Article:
Oblique flying wing (OFW) aircraft could fly in close formation supersonically for significant fuel savings, according to a year-long study sponsored by the US Air Force Research Laboratory (AFRL).

The study was conducted by Bristol, UK based-Nangia Aero Research Associates in parallel with the US Defense Advanced Research Projects Agency's (DARPA) Switchblade OFW project.

Switchblade aims to demonstrate the feasibility of a variable-sweep, or oblique, tailess supersonic flying wing so the concept can be considered for an intelligence, surveillance and reconnaissance (ISR) aircraft or bomber in the 2020 timeframe.

The project includes plans for a sub-scale demonstrator. The attributes are that it must be tailless in supersonic cruise and subsonic loiter conditions, have air-breathing propulsion, be capable of conventional take-off and landing, have a cruise speed of at least M1.2, and be capable of varying sweep in flight from a minimum of 30° or less to a maximum of 60° or more.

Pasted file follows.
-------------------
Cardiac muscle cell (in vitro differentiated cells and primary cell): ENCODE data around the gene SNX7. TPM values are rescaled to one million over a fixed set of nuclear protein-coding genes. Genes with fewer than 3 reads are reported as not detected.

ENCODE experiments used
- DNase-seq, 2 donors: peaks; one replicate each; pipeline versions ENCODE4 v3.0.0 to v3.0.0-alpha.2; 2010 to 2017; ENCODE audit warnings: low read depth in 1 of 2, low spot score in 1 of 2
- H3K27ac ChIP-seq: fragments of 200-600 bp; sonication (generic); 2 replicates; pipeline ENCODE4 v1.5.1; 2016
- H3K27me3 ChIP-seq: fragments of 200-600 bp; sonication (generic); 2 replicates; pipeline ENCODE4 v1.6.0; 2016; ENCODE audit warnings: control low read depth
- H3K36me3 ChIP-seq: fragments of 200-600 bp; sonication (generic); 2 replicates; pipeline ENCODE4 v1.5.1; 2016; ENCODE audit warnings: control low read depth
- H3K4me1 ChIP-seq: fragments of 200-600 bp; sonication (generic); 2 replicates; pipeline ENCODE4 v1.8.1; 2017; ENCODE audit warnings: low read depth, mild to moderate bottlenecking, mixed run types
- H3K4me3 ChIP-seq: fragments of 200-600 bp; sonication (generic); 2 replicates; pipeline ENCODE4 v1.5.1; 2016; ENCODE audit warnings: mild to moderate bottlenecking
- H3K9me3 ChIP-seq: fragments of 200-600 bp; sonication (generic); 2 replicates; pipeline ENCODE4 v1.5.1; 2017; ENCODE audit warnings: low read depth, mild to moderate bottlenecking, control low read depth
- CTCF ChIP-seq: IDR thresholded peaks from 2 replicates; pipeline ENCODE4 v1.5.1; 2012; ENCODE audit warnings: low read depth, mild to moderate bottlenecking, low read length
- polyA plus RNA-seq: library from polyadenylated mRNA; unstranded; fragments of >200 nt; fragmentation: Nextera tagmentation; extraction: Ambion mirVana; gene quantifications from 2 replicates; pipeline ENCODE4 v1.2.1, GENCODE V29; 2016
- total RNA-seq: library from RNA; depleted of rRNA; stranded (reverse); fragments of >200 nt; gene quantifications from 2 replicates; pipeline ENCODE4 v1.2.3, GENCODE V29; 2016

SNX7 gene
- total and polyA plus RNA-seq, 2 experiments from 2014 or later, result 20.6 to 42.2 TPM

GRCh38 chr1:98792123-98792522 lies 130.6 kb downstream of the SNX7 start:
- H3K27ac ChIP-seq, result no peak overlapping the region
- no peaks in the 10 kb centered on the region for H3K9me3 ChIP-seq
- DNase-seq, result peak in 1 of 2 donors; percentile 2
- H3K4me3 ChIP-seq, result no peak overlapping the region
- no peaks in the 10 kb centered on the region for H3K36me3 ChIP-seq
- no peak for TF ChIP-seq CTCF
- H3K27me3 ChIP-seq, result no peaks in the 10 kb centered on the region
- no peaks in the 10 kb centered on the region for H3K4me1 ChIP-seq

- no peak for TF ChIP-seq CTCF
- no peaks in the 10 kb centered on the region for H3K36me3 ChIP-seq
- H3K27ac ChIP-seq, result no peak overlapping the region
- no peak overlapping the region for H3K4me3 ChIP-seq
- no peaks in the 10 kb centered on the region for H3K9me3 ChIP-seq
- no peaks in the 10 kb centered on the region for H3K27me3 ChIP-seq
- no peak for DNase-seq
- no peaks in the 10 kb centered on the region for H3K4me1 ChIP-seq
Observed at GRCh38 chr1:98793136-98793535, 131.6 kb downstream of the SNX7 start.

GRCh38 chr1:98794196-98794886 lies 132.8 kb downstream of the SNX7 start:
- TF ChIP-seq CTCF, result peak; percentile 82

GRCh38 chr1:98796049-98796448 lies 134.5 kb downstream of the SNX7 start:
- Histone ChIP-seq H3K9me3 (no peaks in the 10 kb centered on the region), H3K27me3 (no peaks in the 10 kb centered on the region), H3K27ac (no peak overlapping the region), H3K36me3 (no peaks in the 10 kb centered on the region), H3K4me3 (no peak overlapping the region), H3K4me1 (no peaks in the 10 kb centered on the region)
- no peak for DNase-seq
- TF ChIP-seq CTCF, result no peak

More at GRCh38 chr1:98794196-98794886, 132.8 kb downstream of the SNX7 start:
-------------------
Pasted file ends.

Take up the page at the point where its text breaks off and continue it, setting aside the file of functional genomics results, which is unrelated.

"You could have, in formation or in a swarm, 10-plus oblique wing aircraft in a row [and achieve the fuel savings]," says Bristol, UK based-Nangia Aero Research Associates' consultant engineer, Raj Nangia.

He hopes DARPA will decide in the third quarter to build the demonstrator and that formation flying studies could be an option for Switchblade in future.

Nangia's AFRL sponsored work showed that in supersonic flight, lift-induced drag reductions of more than 35% for the trail aircraft could be achieved. This is comparable to the savings found in conventional transonic aircraft formation studies.

However in supersonic flight Nangia's study identified that the wing planform needs to feature "subsonic" leading edges, which means the leading edge is more highly swept than the Mach angle. Thus at M1.4 or M1.6, the leading edge needs to be swept at 60° to 65°.

Source: Flight International